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A total of 150 microsatellite markers developed for common bean ( Phaseolus vulgaris L.) were tested for parental polymorphism and used to determine the positions of 100 genetic loci on an integrated genetic map of the species. The value of these single-copy markers was evident in their ability to link two existing RFLP-based genetic maps with a base map(More)
A diversity survey was used to estimate allelic diversity and heterozygosity of 129 microsatellite markers in a panel of 44 common bean (Phaseolus vulgaris L.) genotypes that have been used as parents of mapping populations. Two types of microsatellites were evaluated, based respectively on gene coding and genomic sequences. Genetic diversity was evaluated(More)
Cultivated common bean germplasm is especially diverse due to the parallel domestication of two genepools in the Mesoamerican and Andean centers of diversity and introgression between these gene pools. Classification into morphological races has helped to provide a framework for utilization of this cultivated germplasm. Meanwhile, core collections along(More)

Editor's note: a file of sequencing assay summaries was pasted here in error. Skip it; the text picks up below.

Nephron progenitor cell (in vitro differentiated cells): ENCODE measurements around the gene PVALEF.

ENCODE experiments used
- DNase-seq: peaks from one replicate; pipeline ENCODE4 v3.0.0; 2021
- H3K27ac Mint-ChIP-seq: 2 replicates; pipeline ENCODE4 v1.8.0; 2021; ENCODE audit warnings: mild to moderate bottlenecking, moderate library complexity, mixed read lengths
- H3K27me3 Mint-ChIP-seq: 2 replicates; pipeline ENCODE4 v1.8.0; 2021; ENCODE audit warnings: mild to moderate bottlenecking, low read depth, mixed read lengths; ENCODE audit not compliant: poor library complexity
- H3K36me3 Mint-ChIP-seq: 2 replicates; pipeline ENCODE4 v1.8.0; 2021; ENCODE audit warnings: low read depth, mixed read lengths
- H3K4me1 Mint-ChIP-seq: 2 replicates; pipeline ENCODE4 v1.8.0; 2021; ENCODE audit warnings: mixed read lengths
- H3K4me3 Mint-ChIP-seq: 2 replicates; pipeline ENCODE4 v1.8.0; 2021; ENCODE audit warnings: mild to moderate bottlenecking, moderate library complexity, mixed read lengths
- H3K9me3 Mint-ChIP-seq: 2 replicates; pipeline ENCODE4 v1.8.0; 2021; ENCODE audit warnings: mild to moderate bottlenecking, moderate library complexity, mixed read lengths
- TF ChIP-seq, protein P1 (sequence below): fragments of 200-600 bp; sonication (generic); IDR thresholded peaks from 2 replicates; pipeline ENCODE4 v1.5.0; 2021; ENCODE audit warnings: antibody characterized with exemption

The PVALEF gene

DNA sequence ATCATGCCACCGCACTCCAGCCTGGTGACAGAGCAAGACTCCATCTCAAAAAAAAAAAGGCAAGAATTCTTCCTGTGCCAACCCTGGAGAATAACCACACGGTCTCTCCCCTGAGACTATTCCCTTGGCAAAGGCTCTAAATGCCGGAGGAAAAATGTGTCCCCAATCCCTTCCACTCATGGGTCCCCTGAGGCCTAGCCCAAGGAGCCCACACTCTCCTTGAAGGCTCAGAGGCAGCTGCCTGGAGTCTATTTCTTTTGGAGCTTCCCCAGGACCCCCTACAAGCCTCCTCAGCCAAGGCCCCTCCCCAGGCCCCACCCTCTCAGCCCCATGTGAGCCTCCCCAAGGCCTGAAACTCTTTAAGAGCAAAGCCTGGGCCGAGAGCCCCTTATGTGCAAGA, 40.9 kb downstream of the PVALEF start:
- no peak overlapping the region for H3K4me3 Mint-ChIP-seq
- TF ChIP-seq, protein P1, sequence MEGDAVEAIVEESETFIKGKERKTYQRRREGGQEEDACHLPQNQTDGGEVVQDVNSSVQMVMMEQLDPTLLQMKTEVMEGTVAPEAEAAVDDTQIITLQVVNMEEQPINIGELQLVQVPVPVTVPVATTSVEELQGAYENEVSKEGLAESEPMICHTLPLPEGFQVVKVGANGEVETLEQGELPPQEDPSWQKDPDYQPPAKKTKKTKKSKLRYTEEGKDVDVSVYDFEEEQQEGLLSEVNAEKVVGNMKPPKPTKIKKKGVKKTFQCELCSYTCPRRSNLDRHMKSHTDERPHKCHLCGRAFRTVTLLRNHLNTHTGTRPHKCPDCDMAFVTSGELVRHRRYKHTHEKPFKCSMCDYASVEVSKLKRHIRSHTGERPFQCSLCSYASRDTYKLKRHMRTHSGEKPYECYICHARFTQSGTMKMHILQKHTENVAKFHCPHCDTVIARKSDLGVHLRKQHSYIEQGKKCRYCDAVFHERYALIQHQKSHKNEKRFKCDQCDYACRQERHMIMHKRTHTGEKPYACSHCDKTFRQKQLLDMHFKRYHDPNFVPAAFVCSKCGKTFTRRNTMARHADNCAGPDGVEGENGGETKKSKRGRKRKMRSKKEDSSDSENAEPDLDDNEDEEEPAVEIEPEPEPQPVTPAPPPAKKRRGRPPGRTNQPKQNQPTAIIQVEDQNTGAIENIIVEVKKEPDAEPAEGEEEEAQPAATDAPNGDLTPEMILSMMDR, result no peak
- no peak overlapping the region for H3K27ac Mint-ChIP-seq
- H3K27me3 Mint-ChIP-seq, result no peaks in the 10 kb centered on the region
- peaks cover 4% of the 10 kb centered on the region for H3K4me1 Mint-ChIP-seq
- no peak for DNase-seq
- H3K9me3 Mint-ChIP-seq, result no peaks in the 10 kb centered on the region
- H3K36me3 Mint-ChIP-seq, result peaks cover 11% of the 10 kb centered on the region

Microsatellite markers are useful genetic tools for a wide array of genomic analyses although their development is time-consuming and requires the identification of simple sequence repeats (SSRs) from genomic sequences. Screening of non-enriched, small-insert libraries is an effective method of SSR isolation that can give an unbiased picture of motif(More)
Polymorphism of microsatellite markers is often associated with the simple sequence repeat motif targeted. AT-rich microsatellites tend to be highly variable and this appears to be notable, especially in legume genomes. To analyze the value of AT-rich microsatellites for common bean (Phaseolus vulgaris L.), we developed a total of 85 new microsatellite(More)
BACKGROUND An interesting seed protein family with a role in preventing insect herbivory is the multi-gene, APA family encoding the alpha-amylase inhibitor, phytohemagglutinin and arcelin proteins of common bean (Phaseolus vulgaris). Variability for this gene family exists and has been exploited to breed for insect resistance. For example, the arcelin locus(More)
The deployment in common beans (Phaseolus vulgaris L.) of arcelin-based bruchid resistance could help reduce post-harvest storage losses to the Mexican bean weevil [(Zabrotes subfasciatus (Boheman)]. Arcelin is a member of the arcelin-phytohemagglutinin-alpha-amylase inhibitor (APA) family of seed proteins, which has been extensively studied but not widely(More)
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